Having more NAD+ present enhances survival mechanisms such as boosting energy and increasing cellular repair. By middle age our NAD+ levels have halved! This is where NMN steps in, it increases NAD+ biosynthesis suppressing age-related adipose tissue inflammation, enhancing insulin action, improving function in the brain and more. Supplementing NMN may be an effective anti-aging option with a wide variety of additional physiological benefits.

Resveratrol, a chemical mostly found in red grapes and luckily also found in wine! We have long known of its anticancer activity but more recently research has focused on how it could protect against diverse chronic diseases such as heart related diseases, liver disease and Alzheimer’s. Drinking a glass of red wine isn’t the same as taking a dedicated supplement however if that’s how you’d like to interpret it don’t let me stop you. After all it is believed that resveratrol is responsible for the occurrence of so-called “French paradox”, i.e., a phenomenon involving relatively low morbidity of cardiovascular disease, despite the French diet consisting of a high amount of animal fats.

It goes without saying with all supplements, please do speak to a professional before you start taking anything new or different, there can be some side effects of use.

Providing protection to joints during activities. Warming up prior to physical exertion, light aerobic exercise and stretching or joint mobility exercises help to prepare the body for workouts ahead. It is also important to use proper equipment and lifting techniques to protect your joints, particularly knees and hips from injury. Incorporating flexibility into your routine also helps to maintain joint range of motion and can reduce the risk of injury. Wearing the right supportive footwear during running can help absorb impact. Did you know there are even specific types of trainers for different distances of running?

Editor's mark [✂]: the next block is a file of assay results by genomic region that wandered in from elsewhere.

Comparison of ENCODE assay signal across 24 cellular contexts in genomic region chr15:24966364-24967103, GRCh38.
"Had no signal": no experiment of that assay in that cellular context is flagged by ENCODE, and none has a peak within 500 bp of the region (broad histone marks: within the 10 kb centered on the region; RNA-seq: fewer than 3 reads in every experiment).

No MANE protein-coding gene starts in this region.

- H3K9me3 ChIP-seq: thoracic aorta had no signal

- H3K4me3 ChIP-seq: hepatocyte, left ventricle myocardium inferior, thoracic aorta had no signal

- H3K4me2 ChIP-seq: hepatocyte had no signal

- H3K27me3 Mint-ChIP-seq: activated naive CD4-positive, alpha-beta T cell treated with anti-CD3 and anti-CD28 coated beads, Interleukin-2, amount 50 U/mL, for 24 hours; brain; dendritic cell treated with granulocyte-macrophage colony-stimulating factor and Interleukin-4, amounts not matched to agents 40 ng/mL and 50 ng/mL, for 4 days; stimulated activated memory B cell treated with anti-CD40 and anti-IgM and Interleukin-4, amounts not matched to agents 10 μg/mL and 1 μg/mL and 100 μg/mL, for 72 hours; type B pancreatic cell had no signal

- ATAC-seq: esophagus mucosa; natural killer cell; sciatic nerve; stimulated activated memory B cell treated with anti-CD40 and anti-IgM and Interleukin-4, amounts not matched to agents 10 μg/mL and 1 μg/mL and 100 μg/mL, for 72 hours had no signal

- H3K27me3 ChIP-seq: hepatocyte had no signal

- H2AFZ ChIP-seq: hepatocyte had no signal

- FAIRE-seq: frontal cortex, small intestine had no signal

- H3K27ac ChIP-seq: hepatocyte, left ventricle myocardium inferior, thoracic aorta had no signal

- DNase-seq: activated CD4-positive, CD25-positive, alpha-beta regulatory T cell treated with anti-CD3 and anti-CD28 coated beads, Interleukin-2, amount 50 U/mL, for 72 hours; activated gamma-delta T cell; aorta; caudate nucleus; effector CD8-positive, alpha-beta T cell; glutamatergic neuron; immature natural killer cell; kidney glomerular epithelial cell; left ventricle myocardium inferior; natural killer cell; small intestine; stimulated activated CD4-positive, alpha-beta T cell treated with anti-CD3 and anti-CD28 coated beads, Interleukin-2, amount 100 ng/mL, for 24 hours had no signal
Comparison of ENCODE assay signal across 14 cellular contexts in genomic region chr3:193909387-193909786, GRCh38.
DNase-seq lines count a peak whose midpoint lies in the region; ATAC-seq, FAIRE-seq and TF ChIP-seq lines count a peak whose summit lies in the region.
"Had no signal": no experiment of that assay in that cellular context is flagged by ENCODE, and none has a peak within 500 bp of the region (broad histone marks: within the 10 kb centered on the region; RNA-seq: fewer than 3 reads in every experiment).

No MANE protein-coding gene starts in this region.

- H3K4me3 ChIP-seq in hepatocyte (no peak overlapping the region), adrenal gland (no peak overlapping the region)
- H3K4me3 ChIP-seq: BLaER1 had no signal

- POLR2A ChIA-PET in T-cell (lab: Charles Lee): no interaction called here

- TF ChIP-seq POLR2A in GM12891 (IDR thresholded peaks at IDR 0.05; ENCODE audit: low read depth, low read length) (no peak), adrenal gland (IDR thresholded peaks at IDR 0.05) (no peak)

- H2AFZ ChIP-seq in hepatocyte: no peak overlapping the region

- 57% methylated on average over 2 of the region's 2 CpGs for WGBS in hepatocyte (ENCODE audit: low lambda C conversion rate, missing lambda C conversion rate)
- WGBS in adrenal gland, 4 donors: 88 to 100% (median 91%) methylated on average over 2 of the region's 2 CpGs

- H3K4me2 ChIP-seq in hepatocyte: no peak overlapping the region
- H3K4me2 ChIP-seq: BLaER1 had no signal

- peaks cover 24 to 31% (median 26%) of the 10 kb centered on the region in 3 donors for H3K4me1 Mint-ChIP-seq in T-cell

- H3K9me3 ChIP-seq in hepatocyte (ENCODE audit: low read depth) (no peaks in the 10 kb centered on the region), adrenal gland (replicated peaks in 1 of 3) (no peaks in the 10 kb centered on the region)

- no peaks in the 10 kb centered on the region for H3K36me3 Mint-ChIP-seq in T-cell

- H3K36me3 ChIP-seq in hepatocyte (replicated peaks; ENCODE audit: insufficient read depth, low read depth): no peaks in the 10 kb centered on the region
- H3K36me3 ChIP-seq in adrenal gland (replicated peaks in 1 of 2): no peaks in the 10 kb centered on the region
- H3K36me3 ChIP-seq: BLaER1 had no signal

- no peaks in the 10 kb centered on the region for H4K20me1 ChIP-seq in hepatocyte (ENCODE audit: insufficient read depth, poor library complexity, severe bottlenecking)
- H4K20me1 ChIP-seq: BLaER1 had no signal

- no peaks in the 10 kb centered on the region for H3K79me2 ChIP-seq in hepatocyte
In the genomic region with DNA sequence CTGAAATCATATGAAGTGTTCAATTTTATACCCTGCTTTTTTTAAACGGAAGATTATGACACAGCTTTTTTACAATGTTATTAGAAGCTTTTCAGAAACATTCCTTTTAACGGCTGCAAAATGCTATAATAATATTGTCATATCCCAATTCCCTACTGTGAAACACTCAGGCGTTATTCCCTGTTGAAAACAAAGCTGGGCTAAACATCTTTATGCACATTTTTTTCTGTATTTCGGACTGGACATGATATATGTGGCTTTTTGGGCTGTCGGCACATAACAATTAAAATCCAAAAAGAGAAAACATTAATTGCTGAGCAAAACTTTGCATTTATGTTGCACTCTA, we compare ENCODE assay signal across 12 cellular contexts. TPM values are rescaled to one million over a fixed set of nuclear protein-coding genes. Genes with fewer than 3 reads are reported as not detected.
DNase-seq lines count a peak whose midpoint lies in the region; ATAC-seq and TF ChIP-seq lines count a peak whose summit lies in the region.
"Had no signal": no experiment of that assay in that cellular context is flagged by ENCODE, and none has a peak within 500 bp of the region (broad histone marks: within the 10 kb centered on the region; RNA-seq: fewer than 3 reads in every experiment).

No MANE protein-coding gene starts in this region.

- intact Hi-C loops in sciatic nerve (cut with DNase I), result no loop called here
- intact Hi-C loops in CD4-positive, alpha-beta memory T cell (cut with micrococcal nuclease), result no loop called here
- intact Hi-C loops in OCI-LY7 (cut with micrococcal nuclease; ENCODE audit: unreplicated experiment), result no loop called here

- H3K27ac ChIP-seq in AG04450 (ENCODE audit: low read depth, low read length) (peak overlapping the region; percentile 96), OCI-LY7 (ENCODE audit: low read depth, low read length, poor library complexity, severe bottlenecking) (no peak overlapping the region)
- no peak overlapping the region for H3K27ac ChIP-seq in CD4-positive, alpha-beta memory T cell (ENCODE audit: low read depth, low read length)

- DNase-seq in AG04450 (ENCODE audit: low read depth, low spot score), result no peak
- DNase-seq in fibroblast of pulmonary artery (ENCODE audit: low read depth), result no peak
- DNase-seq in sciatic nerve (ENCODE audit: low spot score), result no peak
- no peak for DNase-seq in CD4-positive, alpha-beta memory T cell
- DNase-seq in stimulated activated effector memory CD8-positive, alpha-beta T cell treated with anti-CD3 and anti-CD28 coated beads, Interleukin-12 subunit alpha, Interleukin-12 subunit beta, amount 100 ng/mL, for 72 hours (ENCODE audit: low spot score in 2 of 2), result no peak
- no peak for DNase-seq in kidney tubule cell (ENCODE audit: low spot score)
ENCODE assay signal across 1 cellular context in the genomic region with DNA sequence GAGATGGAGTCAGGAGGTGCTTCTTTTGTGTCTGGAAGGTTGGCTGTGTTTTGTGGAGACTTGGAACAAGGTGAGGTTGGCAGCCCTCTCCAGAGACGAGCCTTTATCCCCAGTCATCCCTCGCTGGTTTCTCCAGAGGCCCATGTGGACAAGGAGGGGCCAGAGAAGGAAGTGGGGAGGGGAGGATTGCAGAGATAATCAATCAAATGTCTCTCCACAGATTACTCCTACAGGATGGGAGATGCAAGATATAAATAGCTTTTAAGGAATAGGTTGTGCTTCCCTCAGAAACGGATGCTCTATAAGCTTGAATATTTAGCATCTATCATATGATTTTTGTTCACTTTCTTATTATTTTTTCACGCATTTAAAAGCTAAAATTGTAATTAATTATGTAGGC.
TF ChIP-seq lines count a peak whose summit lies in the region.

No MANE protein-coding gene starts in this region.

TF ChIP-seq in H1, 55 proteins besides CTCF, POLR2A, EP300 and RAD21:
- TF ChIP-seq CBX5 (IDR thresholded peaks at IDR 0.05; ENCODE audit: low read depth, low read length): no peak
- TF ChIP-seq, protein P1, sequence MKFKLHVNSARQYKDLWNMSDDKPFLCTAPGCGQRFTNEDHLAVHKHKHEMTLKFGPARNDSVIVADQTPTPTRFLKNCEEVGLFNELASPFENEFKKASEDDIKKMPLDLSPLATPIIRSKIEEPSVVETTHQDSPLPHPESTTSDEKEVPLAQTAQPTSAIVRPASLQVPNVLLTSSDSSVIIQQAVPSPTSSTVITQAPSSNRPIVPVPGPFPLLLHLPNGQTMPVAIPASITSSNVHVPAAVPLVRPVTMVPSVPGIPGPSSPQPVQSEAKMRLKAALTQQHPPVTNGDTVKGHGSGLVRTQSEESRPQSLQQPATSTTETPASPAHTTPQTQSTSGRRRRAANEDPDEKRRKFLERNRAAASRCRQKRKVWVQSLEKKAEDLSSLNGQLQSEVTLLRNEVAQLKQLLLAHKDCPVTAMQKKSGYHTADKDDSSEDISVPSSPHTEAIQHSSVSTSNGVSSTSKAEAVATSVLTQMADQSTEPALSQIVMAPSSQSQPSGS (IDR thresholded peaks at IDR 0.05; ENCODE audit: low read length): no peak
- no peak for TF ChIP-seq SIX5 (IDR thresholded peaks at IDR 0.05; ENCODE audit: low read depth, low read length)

We often talk about sleep quality and stress. Now there’s not a huge amount of good quality evidence regarding the effect of sleep duration on mortality but we do know improving sleep leads to better mental health. Improving sleep is sometimes hard, but there’s a few things we can do to help. Having a consistent sleep schedule helps to reinforce a natural circadian rhythm which helps you regulate the sleep-wake cycle

Creating a relaxed bedtime routine, things such as reading a book or gentle stretches, help to create calming signals in your body. Alongside this, it can help to limit exposure to screens before bed as blue light emitted by technology can interfere with the production of melatonin, the sleep hormone.  Stress is a contributor to inflammation in the body which effects numerous functions. Incorporating stress management techniques such as meditation, mindfulness or even yoga into your routine can improve blood pressure and heart rate.

Regular health checkups and not just with us your chiropractors. Though regular adjustments allow to you to stay at optimal function and better joint balance. Enabling us to address any concerns early on, keeping normal joint motion and reducing stress on surrounding tissues and nerves. Intervening sooner rather than later can often help slow down the progression of joint issues.

What I’m not saying is that we all need to be Bryan Johnson, but I think there is something we can all take from the way he is targeting his health. He’s right about the odds being stacked against us; all the bad stuff has great PR but broccoli doesn’t get a look in. Acting in a simple meaningful way should be achievable. Hopefully some of those new year’s resolutions have stuck around and you can continue to build on them. After all, consistent efforts, no matter how small, leads to significant change.

Luke Ullyott MChiro DC